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Ever since Michelle Moreno started volunteering at an after-school program for kids with disabilities, she knew she wanted to find a career focused on helping people.

Since then, she’s had the opportunity to work in many different settings and specialties, from autism therapy to brain and spinal cord injury rehab. After earning a degree in psychology from Michigan State University and becoming a licensed professional counselor, Moreno landed a position in the Assertive Community Treatment (ACT) program at Easterseals MORC in 2018.

“I enjoy working with individuals who really need the help, the little step, to become better and stable in their mental health,” Moreno said. “It’s been with me my whole life, and I will continue doing it.”

Embracing Telehealth Technology as a Remote Provider

When she moved back to her home state of Florida in 2022 to be closer to family, Easterseals MORC transitioned her to a fully remote role in which she sees Michigan-based individuals exclusively via telehealth. For Moreno, healthcare technology is second nature—so she was eager to embrace the Eleos platform when Easterseals MORC started piloting it in 2023.

Jumping onto the AI Tech Wave with Eleos

Even though she wasn’t able to attend the in-person training session in Michigan, Moreno picked up the Eleos program with no problem using self-guided training resources. “It was pretty easy once I logged in,” she said, noting that the Eleos workflow is super intuitive and perfectly in tune with her own workflow.

And the reaction of those she is seeing? “Through all the times that I have used Eleos—which is every single session—not once has someone told me, ‘I don’t want this on my screen,’” she said, referencing the note-taking bot that appears during telehealth sessions documented with Eleos.

Of course, Moreno does her best to educate each person on the purpose behind the bot when they notice it on their screen. “When the note-taker pops up, they’re usually like, ‘Wait, what’s this?’” she explained. “I tell them, no worries—it’s just a robot. There’s no person there, it’s just something taking notes. We’re still just one-on-one right now.”

Focusing on People—Not Progress Notes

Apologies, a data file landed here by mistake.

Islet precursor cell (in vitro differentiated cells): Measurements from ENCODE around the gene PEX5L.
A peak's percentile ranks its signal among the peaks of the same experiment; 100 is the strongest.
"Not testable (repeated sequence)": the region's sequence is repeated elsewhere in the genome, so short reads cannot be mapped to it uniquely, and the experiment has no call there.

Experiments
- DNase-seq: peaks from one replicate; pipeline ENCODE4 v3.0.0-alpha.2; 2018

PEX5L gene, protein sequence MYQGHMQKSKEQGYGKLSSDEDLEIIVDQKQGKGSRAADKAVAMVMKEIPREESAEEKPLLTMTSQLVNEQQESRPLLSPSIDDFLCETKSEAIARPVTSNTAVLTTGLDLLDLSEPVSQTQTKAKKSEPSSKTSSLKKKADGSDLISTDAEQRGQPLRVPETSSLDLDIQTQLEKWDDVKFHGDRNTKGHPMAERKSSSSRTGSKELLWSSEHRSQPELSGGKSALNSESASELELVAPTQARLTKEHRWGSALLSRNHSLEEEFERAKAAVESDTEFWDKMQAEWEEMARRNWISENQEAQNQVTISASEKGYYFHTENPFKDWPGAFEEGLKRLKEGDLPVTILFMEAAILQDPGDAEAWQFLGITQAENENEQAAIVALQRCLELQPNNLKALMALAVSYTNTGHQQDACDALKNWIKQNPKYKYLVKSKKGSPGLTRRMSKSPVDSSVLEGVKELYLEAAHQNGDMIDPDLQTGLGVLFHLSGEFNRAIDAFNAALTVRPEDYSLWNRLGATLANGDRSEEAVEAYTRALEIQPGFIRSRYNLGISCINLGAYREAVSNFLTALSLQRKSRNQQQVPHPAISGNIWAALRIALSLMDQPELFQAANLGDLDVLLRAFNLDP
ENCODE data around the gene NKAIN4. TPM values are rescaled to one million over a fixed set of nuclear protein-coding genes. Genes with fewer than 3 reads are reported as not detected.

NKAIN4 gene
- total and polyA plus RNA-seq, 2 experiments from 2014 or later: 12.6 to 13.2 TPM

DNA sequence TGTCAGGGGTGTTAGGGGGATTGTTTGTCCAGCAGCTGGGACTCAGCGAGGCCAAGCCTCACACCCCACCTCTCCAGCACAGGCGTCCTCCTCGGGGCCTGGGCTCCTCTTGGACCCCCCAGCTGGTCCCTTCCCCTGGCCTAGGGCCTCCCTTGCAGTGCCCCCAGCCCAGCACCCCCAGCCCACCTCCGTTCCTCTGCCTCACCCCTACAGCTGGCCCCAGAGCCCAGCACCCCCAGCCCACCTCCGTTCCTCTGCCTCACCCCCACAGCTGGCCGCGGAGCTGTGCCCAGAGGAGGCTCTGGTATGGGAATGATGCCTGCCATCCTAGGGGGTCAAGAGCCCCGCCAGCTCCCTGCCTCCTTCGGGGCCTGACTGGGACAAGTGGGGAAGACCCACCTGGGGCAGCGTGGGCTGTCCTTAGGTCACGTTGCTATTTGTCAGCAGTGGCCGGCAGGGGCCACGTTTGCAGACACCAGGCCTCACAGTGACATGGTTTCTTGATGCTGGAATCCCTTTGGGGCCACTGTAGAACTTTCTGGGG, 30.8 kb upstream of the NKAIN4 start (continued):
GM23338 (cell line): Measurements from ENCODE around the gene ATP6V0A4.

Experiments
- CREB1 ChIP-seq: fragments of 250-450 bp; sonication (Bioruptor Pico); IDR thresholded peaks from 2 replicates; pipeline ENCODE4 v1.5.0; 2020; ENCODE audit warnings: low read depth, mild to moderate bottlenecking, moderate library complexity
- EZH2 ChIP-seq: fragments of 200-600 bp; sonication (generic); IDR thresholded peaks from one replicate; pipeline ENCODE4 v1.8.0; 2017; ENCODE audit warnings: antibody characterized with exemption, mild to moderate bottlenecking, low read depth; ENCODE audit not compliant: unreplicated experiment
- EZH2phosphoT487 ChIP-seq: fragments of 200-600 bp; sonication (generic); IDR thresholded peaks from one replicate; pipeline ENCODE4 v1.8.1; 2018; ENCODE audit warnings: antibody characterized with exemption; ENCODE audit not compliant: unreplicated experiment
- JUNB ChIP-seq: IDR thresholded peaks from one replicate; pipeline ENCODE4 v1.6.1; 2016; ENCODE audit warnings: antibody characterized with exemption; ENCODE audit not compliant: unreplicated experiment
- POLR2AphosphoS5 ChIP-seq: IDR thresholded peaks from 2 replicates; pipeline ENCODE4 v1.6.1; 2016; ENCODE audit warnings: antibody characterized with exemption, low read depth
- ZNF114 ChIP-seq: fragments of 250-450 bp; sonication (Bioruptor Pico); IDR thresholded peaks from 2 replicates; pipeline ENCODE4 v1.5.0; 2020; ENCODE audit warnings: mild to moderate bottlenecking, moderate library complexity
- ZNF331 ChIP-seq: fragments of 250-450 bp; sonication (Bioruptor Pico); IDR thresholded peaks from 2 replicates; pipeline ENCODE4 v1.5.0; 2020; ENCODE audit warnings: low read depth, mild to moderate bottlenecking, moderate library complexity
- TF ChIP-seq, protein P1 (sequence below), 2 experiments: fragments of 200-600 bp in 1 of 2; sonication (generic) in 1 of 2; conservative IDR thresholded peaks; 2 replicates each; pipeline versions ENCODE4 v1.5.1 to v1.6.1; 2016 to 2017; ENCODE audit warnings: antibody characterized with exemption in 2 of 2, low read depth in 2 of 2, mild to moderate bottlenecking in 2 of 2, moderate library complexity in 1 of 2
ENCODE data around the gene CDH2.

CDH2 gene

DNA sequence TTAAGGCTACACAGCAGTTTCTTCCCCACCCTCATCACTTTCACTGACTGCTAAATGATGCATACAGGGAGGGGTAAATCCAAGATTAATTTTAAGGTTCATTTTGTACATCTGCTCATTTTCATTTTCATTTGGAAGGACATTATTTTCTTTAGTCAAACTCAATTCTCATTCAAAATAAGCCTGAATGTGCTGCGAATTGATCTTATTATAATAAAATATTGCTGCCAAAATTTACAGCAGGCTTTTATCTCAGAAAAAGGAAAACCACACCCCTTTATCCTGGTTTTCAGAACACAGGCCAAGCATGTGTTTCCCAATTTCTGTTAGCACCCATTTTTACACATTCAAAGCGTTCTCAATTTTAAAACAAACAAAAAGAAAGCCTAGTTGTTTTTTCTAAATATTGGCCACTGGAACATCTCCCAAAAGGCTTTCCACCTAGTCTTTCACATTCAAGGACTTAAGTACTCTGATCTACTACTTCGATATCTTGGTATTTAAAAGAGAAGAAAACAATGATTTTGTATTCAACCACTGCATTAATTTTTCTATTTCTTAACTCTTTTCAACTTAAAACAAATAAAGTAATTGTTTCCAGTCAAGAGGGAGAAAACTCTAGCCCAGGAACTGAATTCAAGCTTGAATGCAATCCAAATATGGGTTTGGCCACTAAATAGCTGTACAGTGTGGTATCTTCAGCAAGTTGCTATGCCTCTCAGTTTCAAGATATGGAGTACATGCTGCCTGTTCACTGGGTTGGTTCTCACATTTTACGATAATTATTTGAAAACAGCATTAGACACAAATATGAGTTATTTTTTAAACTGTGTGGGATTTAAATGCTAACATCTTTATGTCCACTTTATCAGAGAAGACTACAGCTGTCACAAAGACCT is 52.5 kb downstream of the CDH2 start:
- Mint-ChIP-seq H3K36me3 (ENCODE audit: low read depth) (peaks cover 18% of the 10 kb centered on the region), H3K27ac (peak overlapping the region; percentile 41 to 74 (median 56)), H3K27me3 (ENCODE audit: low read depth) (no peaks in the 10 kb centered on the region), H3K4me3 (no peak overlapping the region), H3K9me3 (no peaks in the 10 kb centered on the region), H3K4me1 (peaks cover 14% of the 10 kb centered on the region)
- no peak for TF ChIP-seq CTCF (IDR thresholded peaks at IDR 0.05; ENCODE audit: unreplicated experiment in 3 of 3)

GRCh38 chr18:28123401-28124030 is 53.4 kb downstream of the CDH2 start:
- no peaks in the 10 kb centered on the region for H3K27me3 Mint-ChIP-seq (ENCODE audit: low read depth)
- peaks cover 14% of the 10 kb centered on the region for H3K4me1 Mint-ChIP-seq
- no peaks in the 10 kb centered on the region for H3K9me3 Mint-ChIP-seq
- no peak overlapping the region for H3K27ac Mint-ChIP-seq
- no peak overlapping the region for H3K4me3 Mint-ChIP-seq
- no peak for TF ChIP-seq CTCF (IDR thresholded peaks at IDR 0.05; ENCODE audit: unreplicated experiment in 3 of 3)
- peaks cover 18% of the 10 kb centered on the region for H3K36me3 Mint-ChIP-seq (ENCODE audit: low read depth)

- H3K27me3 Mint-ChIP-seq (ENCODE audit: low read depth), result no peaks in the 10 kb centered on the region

While the individuals Moreno interacts with seem totally unaffected by Eleos, it has been an absolute game-changer for her.

“It really helps out a lot, especially when it comes to trying to connect better with the individuals I’m seeing,” she said. “It gives me an opportunity to really hear them out rather than just writing what I need to—and possibly missing out on something where I could have helped them more.”

In addition to giving Moreno the ability to listen more intently to each person, Eleos has removed the pressure of remembering every detail about every session. “I have a lot of individuals to see, so I usually have a lot of things in my head, and I don’t want to confuse one client with another,” she said. “There are times that I have to go back later on, and I can just read through what was said. So the time I was spending just trying to remember what was said is completely removed, and now I’m able to actually focus on the things that were said or discussed.”

Building Confidence and Nurturing Growth

In some cases, Eleos has illuminated treatment details or considerations that Moreno otherwise might not have picked up on. “It gave me a way to get more information out of the sessions,” she said. “When I read through the little comments on the side as I’m writing my notes, I’m like, ‘Wow, yeah, we did talk about that!’ Or, ‘I forgot that we even talked about that!’ So that has been very helpful.”

Eleos has also given Moreno unprecedented visibility into her own contributions to each session, which has been not only a major confidence-booster, but also a valuable tool for self-reflection and self-improvement. “I myself don’t recognize what I’ve done at times during sessions, and Eleos has given me that opportunity to know what I’ve done,” she said. “And it creates confidence, too, because I’m like, ‘Wow, yeah! I am being a clinician—I am doing my job!’”

She especially loves the simple breakdown of talk time versus listen time, open-ended questions versus closed-ended questions, and therapy skills and interventions used. “It has really benefited me in trying to become a better therapist,” she said, adding that this portion of the session summary also helps her create more well-rounded notes.

“When I take notes myself, I usually focus on what the client is presenting rather than what I’m presenting, so having that little section in Eleos on the things that I did was very beneficial for me, because then I can express that in the notes.”

Encouraging Others to Give AI a Try

Moreno says that, similar to telehealth, she envisions AI becoming more commonplace as more clinicians discover the benefits. But to her colleagues and peers who might still be a bit wary of having a robot present during therapy conversations, she offers these words of encouragement—from one helper to another:

“It’s worth a shot. It’s a learning experience, and you shouldn’t be afraid of something new. If it doesn’t work for you, then it doesn’t work—but you don’t want to miss out on something that could help you out. And for me, it’s helped out a lot.”